Published at Tuesday, 14 January 2020. 2nd Grade Math Worksheets. By Nadeen Tran.
Math Word Problems are a great way to get your students to practice using math in everyday situations. Use these ideas and you will be able to create your own quickly and easily. Name the object to be shared and the number of people involved. The Grade 3 class at May-berry State School have won a writing competition. 15 pizzas are being delivered to the class. There are 8 slices in each pizza and 25 students in the class.How many pieces can each student eat? How many slices will be left over? This type of problem can be extended by adding more people.If the Grade 3 students decide to share the pizzas with the Kindergarten class, how many pizzas will each student get? There are 21 students in the Kindergarten class. How many slices will be left over?
The answer for the above question is hidden in a simple example. I always give the example of stairs to my students, and giving the same example in this article. I compare the steps of a staircase to the concepts in mathematics. As this is very hard to reach higher floors of a building without stairs (or elevators these days), same way learn higher concepts in mathematics without learning basic concepts is very hard. People have to start from the ground, then first step, second, third and so on to reach their destination floor. Exactly the same way students have to start from Kindergarten, then grade one, grade two and three and so on to reach their math destination. Also, if some of the steps are broken in the staircase, it is still hard to reach the desired floor using those steps. Same way, if you are missing some of the basic concepts from elementary grades, math for you is still hard.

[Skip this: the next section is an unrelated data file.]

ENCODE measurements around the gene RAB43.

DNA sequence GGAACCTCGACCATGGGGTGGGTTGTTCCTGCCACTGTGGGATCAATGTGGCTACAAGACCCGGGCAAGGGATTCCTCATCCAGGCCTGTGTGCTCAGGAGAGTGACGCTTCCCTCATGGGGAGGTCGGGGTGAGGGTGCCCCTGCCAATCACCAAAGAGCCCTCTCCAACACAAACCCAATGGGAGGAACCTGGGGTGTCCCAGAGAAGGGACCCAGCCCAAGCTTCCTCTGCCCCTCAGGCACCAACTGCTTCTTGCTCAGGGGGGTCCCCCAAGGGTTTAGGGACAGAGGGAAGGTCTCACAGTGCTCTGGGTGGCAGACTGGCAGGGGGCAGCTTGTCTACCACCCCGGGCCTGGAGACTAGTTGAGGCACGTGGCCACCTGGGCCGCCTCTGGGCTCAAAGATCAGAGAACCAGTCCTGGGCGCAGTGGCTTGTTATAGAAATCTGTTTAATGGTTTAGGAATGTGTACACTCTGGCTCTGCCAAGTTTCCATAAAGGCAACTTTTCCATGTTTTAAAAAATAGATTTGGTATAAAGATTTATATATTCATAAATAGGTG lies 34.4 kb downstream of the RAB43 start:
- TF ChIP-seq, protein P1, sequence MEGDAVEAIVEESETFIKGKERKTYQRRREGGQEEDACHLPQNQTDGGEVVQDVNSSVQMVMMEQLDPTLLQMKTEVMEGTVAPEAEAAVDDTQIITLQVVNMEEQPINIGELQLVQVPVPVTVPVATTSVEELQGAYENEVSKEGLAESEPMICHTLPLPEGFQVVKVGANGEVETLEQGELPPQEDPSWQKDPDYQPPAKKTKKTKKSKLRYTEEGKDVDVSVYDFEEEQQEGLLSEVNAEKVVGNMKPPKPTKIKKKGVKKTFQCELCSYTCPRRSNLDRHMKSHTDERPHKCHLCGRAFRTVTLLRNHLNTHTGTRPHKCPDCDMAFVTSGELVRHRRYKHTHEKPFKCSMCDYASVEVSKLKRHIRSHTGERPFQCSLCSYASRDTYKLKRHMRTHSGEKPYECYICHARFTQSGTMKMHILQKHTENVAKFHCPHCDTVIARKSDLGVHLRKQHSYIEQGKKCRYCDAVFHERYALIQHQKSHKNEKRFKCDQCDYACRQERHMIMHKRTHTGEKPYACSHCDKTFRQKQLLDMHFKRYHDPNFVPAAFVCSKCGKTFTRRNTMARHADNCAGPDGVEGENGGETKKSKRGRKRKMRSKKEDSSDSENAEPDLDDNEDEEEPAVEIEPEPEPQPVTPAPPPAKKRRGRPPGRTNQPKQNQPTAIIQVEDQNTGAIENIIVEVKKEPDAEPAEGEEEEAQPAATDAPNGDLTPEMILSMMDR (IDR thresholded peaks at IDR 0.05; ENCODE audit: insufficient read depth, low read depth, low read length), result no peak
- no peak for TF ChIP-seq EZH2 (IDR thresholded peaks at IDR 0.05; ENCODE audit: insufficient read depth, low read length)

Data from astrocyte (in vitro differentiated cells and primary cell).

Play a magnetic fish game with cardboard fish with a paper-clip and a piece of dowel and string with a magnet on the end as a fishing rod. Count the fish in the pond. When one gets caught subtraction how many are left? Division can be as simple as a sharing exercise. "There are 4 people here and I have 8 counters. Let us see how many we will get each". Use play dough or counters or blocks to make groups of items. Talk about what happens when you put groups together (multiplication). Make the terminology you use simple. This age group need simple language instead of mathematical terms. These activities are laying the foundations for further learning.
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